Poetry Primer

Though I plan to return to further Brave New World posts in the future (first three posts are here, here and here), today I thought a change of pace might be warranted.

With the frigid temperatures cooling much of the country, it’s always a good time to concentrate on warmer distractions. How about Spring … the growing season, a season of lush green plants and succulent fruits. That’s actually one of the things I love about seasons: I don’t mind snow or heat or rain for a brief period, because when I begin to feel impatient with certain seasonal elements, I know I can always look forward to the change I know is coming.

In the comments section of a recent post, a fellow-blogger admitted he was “not a big fan of poetry.” He said:  “It hurts my head too much to figure it [a poem] out.” Thankfully, he also said he liked the sonnet in that particular post; he understood the metaphor I used.

Many readers (whether online or otherwise) echo this blogger’s general aversion for poetry. I wonder if it has anything to do with high school literature classes where we were taught by teachers who may have detested poetry themselves? (Just a thought.)

Truthfully, I sympathize with Doobster418‘s honest admission. Poetry is often obscure, frustrating and at its extremes, just plain balderdash!

When I write a poem, I attempt to paint a picture, sketch an image, or in some cases, capture a universal concept/feeling with which people will easily identify. (I’m not suggesting my method is any better than any other poet’s; it’s simply the path that makes sense to me.)

Today’s sonnet is designed as a challenge for both poet and reader. Even though poetry strives to engage one’s intellect, poetry succeeds best when it also engages one’s sensual imagination. See if this one does it for you.

How-To-Write-A-Poem, plums from life, intoxication, truth, beauty, goodness, writing, sonnet, poetry, poem
Sonnet: How To Write A Poem


11 thoughts on “Poetry Primer

  1. Okay, there you go picking on me again. Sheesh. I’m just not a symbolic guy, and so much poetry is symbolic. I agree with you that my literature teachers probably didn’t teach it well.

    Having said that, though, I did like today’s poem. Never before have I had such erotic thoughts about a plumb. Although I have had some prurient feelings when it comes to certain pomegranates I’ve met.

    1. You make me laugh! You did note in the post where I said I understood your point of view, right? Glad you enjoyed the post, despite your dislike for poetry in general. (For what it’s worth, I’m not sure I had any literature teachers who cared about poetry either. Maybe one.)
      I anticipated the poem might seem erotic; a normal expectation when dealing with the senses … but I expected it could occur in regards to the plum — not the plumb! (And pomegranate is a difficult word to fit into rhymed poetry.)
      Thanks for reading & commenting!

      1. I was plumbing the depths of my ability to recognize symbolism when I reached deep inside to psyche to appreciate your little bit of plum erotica. It must have plum tuckered me out so much so that I added a random “b” to the end of the fruit, which yielded an entirely different word with the same sound but a completely different meaning, which is called a homosexual. No, that’s night right. A homo something. Homonym, homophone, holdthephone, or something like that. .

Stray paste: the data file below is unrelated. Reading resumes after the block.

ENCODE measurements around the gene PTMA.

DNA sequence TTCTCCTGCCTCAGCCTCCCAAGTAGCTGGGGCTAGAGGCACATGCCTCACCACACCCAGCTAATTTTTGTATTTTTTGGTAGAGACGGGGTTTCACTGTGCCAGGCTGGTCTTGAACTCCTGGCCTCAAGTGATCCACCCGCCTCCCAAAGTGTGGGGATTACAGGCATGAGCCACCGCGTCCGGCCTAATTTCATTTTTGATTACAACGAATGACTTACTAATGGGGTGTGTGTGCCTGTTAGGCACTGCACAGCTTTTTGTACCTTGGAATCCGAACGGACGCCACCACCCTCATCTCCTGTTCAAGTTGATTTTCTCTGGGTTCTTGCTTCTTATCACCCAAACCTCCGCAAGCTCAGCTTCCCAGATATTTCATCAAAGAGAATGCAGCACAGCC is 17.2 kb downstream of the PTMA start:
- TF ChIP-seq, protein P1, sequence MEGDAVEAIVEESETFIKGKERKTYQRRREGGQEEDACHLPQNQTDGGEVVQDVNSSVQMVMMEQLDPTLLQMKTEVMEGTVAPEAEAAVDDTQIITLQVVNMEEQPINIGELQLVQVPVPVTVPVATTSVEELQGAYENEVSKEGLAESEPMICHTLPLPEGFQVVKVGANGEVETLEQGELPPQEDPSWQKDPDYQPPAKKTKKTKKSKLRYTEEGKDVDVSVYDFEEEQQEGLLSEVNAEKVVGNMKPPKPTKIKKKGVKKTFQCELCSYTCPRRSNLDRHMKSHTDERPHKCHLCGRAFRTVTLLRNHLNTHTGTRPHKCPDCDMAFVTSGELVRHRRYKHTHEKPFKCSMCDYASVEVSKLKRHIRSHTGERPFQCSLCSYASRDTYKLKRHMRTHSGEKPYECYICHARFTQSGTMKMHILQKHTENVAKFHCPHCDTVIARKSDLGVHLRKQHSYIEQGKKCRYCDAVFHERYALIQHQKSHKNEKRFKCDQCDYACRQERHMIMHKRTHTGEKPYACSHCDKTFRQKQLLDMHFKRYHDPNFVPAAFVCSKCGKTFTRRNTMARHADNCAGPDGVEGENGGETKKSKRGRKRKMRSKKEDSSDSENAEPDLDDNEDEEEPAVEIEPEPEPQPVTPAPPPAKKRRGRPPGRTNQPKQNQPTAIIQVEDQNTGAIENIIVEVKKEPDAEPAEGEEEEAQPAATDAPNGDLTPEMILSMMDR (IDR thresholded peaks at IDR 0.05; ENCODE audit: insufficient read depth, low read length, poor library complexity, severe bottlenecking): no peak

2. Ugh. “No, that’s night right.” No, that’s NOT right. It makes no difference what time it is…day or night, it’s NOT right. Sheesh. You see how all this poetry nonsense has me all flummoxed?

          1. It’ll grow on me? You mean plums? Plumbs? Mold? Oh, you mean poetry. No worries. Reading poetry always motivates me to take a cold shower.

          2. Ha! Let’s hope no plums grow on you, your plumbing continues to function properly (for your showers, cold or hot) and the only mold you experience is your frame conforming to your favorite chair!

  2. Well, I liked your poem, Renee! And it got me all worked up. . . About poetry! The last couple of years my Sunday School class has started the year with the My One Word book. I guess you’ve read about it on my blog. As usual I wrestled and wrangled and nearly strangled trying to find my word for the year. It came to me yesterday as I was talking to the dog over breakfast. I had a day ahead with nothing planned because the plans I had had changed. I told Eujane, “I have a free day ahead and I’m not going to ruin it doing chores or thinking about what I ought to be doing. It’s a free day and I’m going to be FREE! And voila! My word knocked me in the head! And then I was inspired to dedicate this year to writing only free verse poetry. I’m not very good at it and I would like to improve. The freeness of it makes me a bit nervous!

    1. That’s exciting, Debbie! I think you had told me once about the one word idea. How fun for 2014 to be FREE — that can have many expressions! I understand your trepidation about the “freeness.” There are times I feel the same way about the sonnet form; wouldn’t I just like to launch out like you into FREEness? But my love of the form keeps me grounded. Look forward to reading some of your creations!

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